If you have visited Wikipedia (I’m sure you have), you must have noticed that it is different from the websites you usually come across on the Internet. Wikipedia is a community run website and it’s contents are editable by the visitors, even you. Such type of sites are called “wikis”. Quoting from Wikipedia itself:
A wiki is software that allows users to easily create, edit, and link pages together. Wikis are often used to create collaborative websites and to power community websites. These wiki websites are often also referred to as wikis; for example, Wikipedia is one of the best known wikis.
WetPaint is such a wiki software. Creating wikis and even websites with WetPaint is extremely easy. If you are a novice and HTML looks Greek to you, then WetPaint is the one you should start with. It will not only guide you in creating your free wiki, but will also teach you how to promote it and make your site search engine friendly, something which is popularly know as SEO (search engine optimization). These are some services no blogging platform like Blogspot or WordPress will offer you. But WetPaint does have it’s own set of disadvantages, as we shall see later.
A wiki created on WetPaint serves not only as a wiki but as a blog and a discussion forum. You can invite others to join the wiki and make him or her a writer to contribute articles to it, or a moderator to moderate what others contribute to the site. All these permissions can be set through a very user friendly dashboard. And if you get stumped anywhere, there is an extensive help section to answer to your questions.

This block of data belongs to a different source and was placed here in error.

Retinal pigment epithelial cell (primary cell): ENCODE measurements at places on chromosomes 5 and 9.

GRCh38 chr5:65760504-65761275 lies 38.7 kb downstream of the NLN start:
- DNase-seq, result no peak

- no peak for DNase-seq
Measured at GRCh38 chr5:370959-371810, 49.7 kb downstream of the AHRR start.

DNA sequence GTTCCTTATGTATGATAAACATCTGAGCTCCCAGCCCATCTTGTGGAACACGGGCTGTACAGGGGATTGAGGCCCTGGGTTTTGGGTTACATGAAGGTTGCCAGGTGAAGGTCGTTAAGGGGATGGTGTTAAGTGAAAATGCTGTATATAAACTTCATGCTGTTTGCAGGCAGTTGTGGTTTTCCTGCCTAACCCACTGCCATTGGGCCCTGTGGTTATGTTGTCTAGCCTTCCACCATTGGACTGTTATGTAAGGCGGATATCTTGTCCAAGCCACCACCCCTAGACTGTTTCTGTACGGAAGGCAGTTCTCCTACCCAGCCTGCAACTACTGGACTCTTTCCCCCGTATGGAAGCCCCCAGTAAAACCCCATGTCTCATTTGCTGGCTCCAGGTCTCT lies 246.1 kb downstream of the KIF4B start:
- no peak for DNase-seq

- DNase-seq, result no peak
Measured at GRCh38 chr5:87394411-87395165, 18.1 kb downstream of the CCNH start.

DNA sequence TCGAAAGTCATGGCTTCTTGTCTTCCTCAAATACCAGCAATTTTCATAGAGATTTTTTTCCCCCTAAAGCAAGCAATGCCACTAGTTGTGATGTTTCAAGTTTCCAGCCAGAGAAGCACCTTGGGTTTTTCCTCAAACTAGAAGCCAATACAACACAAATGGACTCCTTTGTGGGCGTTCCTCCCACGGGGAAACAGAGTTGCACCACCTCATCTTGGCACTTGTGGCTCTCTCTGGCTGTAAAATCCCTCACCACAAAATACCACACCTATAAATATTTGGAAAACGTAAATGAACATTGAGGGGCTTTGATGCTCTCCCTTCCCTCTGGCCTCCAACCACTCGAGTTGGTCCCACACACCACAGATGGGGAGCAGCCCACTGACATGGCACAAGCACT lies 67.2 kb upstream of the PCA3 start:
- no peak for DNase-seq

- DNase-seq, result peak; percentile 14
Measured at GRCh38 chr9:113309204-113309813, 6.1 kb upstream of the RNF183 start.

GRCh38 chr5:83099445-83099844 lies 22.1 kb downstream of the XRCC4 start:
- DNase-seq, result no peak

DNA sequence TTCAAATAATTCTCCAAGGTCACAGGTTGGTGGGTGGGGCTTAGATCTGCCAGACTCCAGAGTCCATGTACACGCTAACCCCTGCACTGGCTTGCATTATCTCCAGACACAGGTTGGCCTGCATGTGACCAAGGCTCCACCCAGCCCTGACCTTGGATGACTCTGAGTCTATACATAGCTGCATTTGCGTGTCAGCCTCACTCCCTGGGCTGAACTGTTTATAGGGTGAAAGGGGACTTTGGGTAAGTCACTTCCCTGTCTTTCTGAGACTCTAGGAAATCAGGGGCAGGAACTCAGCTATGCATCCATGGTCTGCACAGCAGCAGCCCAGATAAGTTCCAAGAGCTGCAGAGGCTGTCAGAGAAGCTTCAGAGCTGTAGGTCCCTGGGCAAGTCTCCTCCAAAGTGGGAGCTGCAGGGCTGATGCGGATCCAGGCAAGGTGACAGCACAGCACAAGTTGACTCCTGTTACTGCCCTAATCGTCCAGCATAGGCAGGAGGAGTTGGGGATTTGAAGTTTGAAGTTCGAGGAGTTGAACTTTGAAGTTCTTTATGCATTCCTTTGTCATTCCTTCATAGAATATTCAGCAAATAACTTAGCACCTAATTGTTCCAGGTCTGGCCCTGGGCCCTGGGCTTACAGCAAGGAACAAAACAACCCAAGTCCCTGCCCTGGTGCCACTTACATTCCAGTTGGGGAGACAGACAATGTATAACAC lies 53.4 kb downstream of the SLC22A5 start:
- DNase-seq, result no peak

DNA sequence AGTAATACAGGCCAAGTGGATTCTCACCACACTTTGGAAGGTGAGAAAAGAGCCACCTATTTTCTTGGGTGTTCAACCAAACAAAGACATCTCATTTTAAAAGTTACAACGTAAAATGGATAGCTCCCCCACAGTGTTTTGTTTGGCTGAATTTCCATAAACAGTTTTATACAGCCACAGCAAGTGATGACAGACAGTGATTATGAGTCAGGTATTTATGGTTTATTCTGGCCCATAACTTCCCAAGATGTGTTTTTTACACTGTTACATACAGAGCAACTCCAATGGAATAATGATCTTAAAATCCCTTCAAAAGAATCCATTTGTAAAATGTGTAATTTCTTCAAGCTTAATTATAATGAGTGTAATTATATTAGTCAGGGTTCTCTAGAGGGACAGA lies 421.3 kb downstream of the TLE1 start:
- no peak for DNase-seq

Now let us see some of the features in WetPaint.
– Very easy to use. All dashboard options are self explanatory.
– WYSIWYG editor with spellchecker.
– Easily add or delete pages. Upload pictures and attachment to pages.
– Embed videos from YouTube or Google Video.
– Create RSS feeds
– Use your own domain name instead of yourname.wetpaint.com which you get when you sign-up with WetPaint.
– It comes with a To-Do list with priority settings
– Ability to use visitor tracking scripts from Sitemeter and Google Analytical.
– Backup you wiki by downloading the contents in a zip file
– Ability to ban users based on IP address
– A couple of widgets like tag cloud, recent activity list, top commenter etc are available to add to the wiki
– Basic SEO guidance
– You cannot edit the HTML. This is the biggest drawback of WetPaint. You can choose from a number of templates available and can also upload your own header image. But you can’t change the layout, the font, the color or do any other modification to the page.
– No Flash objects or audio files can be embedded to the pages
– Unable to add any third party HTML codes, widgets etc. Of course you can’t do that since the HTML code is not accessible.
– The Wiki comes with embedded Google Adsense ads and no, you aren’t entitled to a share of the revenue. However, education wikis created by students or teachers can qualify for special ad-free wikis.
– Does not support Opera. The page breakdown when viewed in Opera. Only supported browsers are Internet Explorer and Firefox.
Despite some of it’s shortcomings particularly the inability to modify the HTML codes, which is a big handicap to this platform, WetPaint is a great wiki software. WetPaint is not suited much for large organizations that requires highly customizable pages and the ability to integrate various services into it. But WetPaint can work out great for small organizations and small teams to collaborate on. Easy-to-use and click-and-edit type of interface are the biggest plus points of WetPaint.